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Exclusionary Policies in Urban Development, How under-servicing of migrant households affects the growth and composition of Brazilian cities

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  • Leo Feler
  • J. Vernon Henderson

Abstract

Localities in developed countries often restrict construction and population growth through regulations governing land usage, lot sizes, building heights, and frontage requirements. In developing countries, such policies are less effective because of the existence of unregulated, informal housing markets. Cities in developing countries that seek to limit in-migration must also discourage entry into informal housing by providing low levels of public services to this sector. In this paper, we analyze the causes of slums, using data from Brazilian urban areas. We develop a model of the decisions that localities make to affect in-migration and find evidence that localities act strategically. Richer and larger localities in an urban area reduce provision of water and sewerage connections to the smaller houses in which poorer migrants would live to discourage the in-migration of these poorer migrants and deflect them to other localities. We also find that under-servicing smaller houses reduces the population growth rate of localities. Not only does it reduce the in-migration of low-educated households, it seems that, because of negative externalities, such under-servicing also reduces the growth rate of higher-educated households.

Suggested Citation

  • Leo Feler & J. Vernon Henderson, 2008. "Exclusionary Policies in Urban Development, How under-servicing of migrant households affects the growth and composition of Brazilian cities," NBER Working Papers 14136, National Bureau of Economic Research, Inc.
  • Handle: RePEc:nbr:nberwo:14136
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    References listed on IDEAS

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    1. da Mata, D. & Deichmann, U. & Henderson, J.V. & Lall, S.V. & Wang, H.G., 2007. "Determinants of city growth in Brazil," Journal of Urban Economics, Elsevier, vol. 62(2), pages 252-272, September.
    2. Besley, Timothy & Case, Anne, 1995. "Incumbent Behavior: Vote-Seeking, Tax-Setting, and Yardstick Competition," American Economic Review, American Economic Association, vol. 85(1), pages 25-45, March.
    3. Davis, James C. & Henderson, J. Vernon, 2003. "Evidence on the political economy of the urbanization process," Journal of Urban Economics, Elsevier, vol. 53(1), pages 98-125, January.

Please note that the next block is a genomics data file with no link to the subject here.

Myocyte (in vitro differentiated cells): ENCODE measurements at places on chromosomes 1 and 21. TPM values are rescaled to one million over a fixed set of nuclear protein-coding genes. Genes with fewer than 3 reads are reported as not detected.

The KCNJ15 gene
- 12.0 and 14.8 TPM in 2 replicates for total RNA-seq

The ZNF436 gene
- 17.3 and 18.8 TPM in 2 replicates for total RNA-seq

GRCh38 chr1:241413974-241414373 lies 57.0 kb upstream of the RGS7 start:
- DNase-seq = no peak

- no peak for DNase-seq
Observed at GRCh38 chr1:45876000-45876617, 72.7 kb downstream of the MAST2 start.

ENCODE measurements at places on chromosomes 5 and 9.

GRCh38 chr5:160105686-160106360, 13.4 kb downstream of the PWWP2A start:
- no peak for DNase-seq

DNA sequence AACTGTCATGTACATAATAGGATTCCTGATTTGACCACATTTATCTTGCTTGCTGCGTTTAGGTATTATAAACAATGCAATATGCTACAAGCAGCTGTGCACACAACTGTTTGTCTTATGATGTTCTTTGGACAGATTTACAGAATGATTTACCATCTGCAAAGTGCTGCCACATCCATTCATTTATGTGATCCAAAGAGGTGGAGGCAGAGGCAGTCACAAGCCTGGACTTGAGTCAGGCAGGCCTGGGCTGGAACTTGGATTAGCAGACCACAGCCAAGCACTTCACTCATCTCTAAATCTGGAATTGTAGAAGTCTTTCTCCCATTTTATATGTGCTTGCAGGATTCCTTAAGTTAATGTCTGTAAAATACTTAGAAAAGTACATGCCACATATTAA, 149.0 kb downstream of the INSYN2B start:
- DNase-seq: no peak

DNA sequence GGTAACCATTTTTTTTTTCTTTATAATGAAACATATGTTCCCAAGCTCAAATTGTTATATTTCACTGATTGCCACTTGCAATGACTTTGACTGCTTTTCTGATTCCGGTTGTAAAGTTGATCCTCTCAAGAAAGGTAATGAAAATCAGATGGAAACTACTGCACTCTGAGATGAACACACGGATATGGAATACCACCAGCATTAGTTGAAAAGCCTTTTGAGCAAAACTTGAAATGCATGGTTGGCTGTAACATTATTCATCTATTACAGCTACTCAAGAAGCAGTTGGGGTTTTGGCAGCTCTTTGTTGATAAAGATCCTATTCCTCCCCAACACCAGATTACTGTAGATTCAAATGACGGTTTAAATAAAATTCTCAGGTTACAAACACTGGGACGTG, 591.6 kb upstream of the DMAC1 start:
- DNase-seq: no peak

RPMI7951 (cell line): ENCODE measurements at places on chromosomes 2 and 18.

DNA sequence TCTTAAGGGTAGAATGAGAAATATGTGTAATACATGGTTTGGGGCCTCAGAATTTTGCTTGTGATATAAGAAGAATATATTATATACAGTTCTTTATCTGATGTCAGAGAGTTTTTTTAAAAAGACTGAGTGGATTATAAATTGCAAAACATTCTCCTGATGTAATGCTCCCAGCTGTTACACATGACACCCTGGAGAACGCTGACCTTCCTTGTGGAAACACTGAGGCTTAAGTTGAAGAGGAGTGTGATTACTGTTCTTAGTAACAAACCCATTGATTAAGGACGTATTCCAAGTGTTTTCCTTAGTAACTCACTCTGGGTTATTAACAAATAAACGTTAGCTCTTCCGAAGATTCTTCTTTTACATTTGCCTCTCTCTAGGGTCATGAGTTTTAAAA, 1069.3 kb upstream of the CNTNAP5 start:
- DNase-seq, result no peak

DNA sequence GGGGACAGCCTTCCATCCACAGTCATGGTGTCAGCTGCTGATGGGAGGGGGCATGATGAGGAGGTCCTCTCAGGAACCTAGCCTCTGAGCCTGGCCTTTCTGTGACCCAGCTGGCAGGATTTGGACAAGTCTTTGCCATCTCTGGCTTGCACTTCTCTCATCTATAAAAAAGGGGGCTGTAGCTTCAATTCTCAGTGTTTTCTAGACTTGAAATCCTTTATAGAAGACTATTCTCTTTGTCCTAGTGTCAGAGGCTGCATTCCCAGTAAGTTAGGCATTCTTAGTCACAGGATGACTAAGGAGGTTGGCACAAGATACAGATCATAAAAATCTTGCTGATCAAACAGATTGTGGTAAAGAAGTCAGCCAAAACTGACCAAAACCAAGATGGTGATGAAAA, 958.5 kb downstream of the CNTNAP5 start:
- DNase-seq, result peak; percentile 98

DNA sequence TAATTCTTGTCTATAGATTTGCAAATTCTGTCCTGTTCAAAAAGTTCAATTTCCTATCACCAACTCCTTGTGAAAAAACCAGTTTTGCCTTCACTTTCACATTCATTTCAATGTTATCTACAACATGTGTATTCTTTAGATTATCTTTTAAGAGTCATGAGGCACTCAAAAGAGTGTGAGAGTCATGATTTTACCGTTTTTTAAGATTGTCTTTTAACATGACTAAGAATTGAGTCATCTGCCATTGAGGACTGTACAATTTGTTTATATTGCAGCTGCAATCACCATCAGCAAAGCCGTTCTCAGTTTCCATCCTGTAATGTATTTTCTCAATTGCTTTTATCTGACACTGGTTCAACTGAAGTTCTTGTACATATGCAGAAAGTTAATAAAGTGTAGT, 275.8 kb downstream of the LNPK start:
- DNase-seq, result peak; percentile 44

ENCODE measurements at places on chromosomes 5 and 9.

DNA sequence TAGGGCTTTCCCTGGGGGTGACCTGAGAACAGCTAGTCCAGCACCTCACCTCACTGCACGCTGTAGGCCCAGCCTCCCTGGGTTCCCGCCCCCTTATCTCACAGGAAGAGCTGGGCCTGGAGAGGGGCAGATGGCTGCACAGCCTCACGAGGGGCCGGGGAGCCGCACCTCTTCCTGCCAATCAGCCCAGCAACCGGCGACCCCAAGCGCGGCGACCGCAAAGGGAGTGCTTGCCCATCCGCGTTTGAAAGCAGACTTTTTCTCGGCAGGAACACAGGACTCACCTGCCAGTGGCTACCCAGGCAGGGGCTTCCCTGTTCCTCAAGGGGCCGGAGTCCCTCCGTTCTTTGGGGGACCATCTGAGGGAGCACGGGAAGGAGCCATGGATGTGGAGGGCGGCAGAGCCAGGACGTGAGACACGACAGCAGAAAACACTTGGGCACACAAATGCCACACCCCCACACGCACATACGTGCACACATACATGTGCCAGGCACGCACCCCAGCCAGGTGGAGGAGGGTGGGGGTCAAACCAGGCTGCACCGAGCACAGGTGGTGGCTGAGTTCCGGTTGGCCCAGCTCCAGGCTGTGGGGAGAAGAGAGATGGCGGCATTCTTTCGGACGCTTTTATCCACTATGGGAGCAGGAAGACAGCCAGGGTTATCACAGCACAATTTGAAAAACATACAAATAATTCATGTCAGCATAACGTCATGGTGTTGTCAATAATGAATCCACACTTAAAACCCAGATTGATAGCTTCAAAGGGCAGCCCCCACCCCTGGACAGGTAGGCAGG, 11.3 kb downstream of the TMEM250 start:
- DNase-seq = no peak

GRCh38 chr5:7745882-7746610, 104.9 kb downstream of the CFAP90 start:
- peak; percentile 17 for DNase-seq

4. Joseph Gyourko & Christopher Mayer & Todd Sinai, 2013. "Superstar Cities," American Economic Journal: Economic Policy, American Economic Association, vol. 5(4), pages 167-199, November.
    5. Daniel da Mata & Uwe Deichmann & J. Vernon Henderson & Somik V. Lall & Hyoung G. Wang, 2005. "Examining the Growth Patterns of Brazilian Cities," Discussion Papers 1113, Instituto de Pesquisa Econômica Aplicada - IPEA.
    6. Jan K. Brueckner, 1999. "Welfare Reform and the Race to the Bottom: Theory and Evidence," Southern Economic Journal, Southern Economic Association, vol. 66(2), pages 505-525, January.
    7. Xavier Gabaix, 1999. "Zipf's Law for Cities: An Explanation," The Quarterly Journal of Economics, Oxford University Press, vol. 114(3), pages 739-767.
    8. Epple, Dennis & Nechyba, Thomas, 2004. "Fiscal decentralization," Handbook of Regional and Urban Economics,in: J. V. Henderson & J. F. Thisse (ed.), Handbook of Regional and Urban Economics, edition 1, volume 4, chapter 55, pages 2423-2480 Elsevier.
    9. Fredriksson, Per G. & Millimet, Daniel L., 2002. "Strategic Interaction and the Determination of Environmental Policy across U.S. States," Journal of Urban Economics, Elsevier, vol. 51(1), pages 101-122, January.
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    11. Glaeser, Edward L. & Scheinkman, JoseA. & Shleifer, Andrei, 1995. "Economic growth in a cross-section of cities," Journal of Monetary Economics, Elsevier, vol. 36(1), pages 117-143, August.
    12. Chun-Chung Au & J. Vernon Henderson, 2006. "Are Chinese Cities Too Small?," Review of Economic Studies, Oxford University Press, vol. 73(3), pages 549-576.
    13. Masayoshi Hayashi & Robin Boadway, 2001. "An empirical analysis of intergovernmental tax interaction: the case of business income taxes in Canada," Canadian Journal of Economics, Canadian Economics Association, vol. 34(2), pages 481-503, May.
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    15. Duncan Black & Vernon Henderson, 1999. "A Theory of Urban Growth," Journal of Political Economy, University of Chicago Press, vol. 107(2), pages 252-284, April.
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    More about this item

    JEL classification:

    • D7 - Microeconomics - - Analysis of Collective Decision-Making
    • H7 - Public Economics - - State and Local Government; Intergovernmental Relations
    • J6 - Labor and Demographic Economics - - Mobility, Unemployment, Vacancies, and Immigrant Workers
    • O15 - Economic Development, Innovation, Technological Change, and Growth - - Economic Development - - - Economic Development: Human Resources; Human Development; Income Distribution; Migration
    • O54 - Economic Development, Innovation, Technological Change, and Growth - - Economywide Country Studies - - - Latin America; Caribbean
    • R5 - Urban, Rural, Regional, Real Estate, and Transportation Economics - - Regional Government Analysis

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